You get the impression that Bush would probably have them arrested for panhandling if he could. He intends to make more cuts to domestic spending; for example, Medicaid is undergoing some drastic changes that will put the burden of growing costs on state governments.



Governors of both parties strongly objected on Saturday to a half-dozen new federal Medicaid regulations that they said would shift billions of dollars in costs to the states, forcing them to consider cutbacks in services.



The rules, scheduled to take effect in the next few months, would reduce federal payments for public hospitals, teaching hospitals and services for the disabled, among others.



Some quotes from Republican governors about this problem - Gov. Jim Douglas of Vermont, and a brief explanation of the changes...



“Governors strongly oppose the changes,” said Gov. Jim Douglas of Vermont, a Republican who is chairman of the association’s Health and Human Services Committee. “The timing could not be worse.”



One of the rules would ban the use of federal Medicaid money to help pay for the training of doctors, a use that has been allowed since the inception of Medicaid more than 40 years ago. Another would set new limits on Medicaid payments to hospitals and nursing homes operated by states, cities, counties and other units of government.



A third rule would limit Medicaid coverage of rehabilitation services for people with disabilities, including serious mental illnesses.



Govenor Schwarzenegger, who probably needs the help the most at this point, and a health official from Georgia...



Gov. Arnold Schwarzenegger of California, a Republican, said the rule changes “would effectively end the federal government’s participation in many crucial components of the Medicaid program.”



Dr. Rhonda M. Medows, commissioner of the Georgia Department of Community Health, said: “We understand the need for financial safeguards, but these rules, taken together, would have a tremendous adverse impact. They would undermine the health care safety net for the entire state of Georgia, reducing federal Medicaid payments for hospitals, nursing homes and school clinics.”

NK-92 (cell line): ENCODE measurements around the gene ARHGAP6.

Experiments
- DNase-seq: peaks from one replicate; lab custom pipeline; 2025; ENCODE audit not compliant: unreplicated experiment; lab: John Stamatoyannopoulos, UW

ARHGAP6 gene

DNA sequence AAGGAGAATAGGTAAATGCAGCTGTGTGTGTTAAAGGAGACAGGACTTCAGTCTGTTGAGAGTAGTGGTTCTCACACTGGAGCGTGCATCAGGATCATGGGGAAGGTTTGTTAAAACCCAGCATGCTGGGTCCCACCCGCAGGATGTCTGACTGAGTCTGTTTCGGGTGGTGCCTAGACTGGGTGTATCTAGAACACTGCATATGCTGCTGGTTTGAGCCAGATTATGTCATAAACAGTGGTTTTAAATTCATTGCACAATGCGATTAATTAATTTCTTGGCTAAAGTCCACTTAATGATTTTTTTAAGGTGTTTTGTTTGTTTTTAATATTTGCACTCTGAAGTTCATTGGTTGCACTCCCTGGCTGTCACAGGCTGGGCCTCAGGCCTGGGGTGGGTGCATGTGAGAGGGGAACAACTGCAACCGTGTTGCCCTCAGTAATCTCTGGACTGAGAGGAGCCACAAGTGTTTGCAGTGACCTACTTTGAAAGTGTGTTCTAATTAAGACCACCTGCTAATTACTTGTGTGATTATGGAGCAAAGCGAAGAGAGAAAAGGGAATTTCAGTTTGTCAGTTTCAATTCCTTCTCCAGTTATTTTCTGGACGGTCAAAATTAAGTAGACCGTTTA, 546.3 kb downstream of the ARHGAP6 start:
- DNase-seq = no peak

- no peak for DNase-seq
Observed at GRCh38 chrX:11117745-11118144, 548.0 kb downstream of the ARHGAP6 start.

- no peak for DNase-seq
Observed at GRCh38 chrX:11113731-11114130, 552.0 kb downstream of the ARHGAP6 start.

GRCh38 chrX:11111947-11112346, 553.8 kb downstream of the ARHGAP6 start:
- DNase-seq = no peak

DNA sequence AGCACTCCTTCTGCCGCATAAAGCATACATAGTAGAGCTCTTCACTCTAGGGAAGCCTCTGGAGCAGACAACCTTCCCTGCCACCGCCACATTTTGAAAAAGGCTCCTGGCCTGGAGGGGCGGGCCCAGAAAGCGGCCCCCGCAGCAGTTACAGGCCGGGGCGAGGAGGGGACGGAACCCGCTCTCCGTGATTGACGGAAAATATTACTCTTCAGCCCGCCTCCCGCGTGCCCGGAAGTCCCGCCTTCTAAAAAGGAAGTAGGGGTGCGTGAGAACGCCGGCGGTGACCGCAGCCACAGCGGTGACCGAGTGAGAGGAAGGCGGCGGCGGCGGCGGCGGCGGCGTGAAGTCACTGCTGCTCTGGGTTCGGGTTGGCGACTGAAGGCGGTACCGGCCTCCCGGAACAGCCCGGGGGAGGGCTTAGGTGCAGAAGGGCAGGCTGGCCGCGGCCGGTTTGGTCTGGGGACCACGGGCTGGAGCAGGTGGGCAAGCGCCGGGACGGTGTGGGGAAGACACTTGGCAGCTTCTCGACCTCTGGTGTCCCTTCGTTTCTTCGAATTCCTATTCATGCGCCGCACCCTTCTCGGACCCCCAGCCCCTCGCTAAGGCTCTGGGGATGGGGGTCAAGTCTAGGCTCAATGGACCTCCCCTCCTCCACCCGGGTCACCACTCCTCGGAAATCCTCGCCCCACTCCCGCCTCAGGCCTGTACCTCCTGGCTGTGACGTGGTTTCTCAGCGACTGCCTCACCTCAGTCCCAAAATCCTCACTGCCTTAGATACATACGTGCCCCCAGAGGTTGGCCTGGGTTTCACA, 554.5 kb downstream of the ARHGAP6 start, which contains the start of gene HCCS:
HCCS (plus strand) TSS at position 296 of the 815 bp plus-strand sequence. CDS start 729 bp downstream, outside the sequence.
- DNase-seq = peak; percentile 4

Response from the feds? "You're ripping us off".



Dennis G. Smith, director of the federal Center for Medicaid and State Operations, said the rules were needed to “protect the fiscal integrity of the Medicaid program.” Since 2003, he said, federal officials have persuaded 30 states to end “questionable Medicaid financing arrangements.” The purpose of such arrangements is to maximize the use of federal money while holding down the use of state and local revenue.



Although the most blatant problems have been corrected, the administration says, many states still use federal Medicaid money for purposes unrelated to Medicaid.



Michigan gets cut in the president's latest budget. Not sure if these rule changes are taken into consideration when they figured these numbers.



The White House said Michigan will get $5.5 billion in Medicaid funding in 2008, and an increase to $5.75 billion in 2009. But Dan Beatte, the director of Gov. Jennifer Granholm's Washington office, says the state actually expects $6.1 billion in the current year, meaning the president's proposal would be a net cut of $350 million.



"This budget extends our challenges and does nothing to help us advance our economic recovery goals," Beattie said, noting that 1.6 million people in Michigan, or 1 in 7 residents depend on Medicaid.



Governors will call on Congress to intervene on this issue (they will have to, obviously), and the battle will take place there.



When it comes to infrastructure, it looks like the governors will concentrate on the incoming president, putting pressure on the party platforms to make sure this is including in future considerations. Thirteen governors, including Governor Granholm, joined together to form a bipartisan coalition called "Building America's Future" that will keep this issue on the national stage.



The Building America's Future coalition will be comprised of state- and locally elected officials from around the nation and will become a repository of best practices on infrastructure funding issues. In the short-term, the coalition will work with the presidential candidates and the platform committees of the national political parties to ensure that the next president understands the enormity of the infrastructure crisis and is committed to increasing federal funding.



Gov. Ed Rendell, Schwarzenegger and New York Mayor Michael R. Bloomberg formed this group a month ago. How big is this problem? How does a trillion dollars over the next five years sound?



Ouch. And we can't even blame George for all of that.



As a share of non-defense federal expenditures, federal infrastructure spending has steadily declined since 1966. For the past 20 years, federal spending on infrastructure has averaged just 3.5 percent to 4 percent of total non-defense expenditures. Between 1956 and 1966, infrastructure spending as a share of total non defense federal expenditures was approximately 10 percent.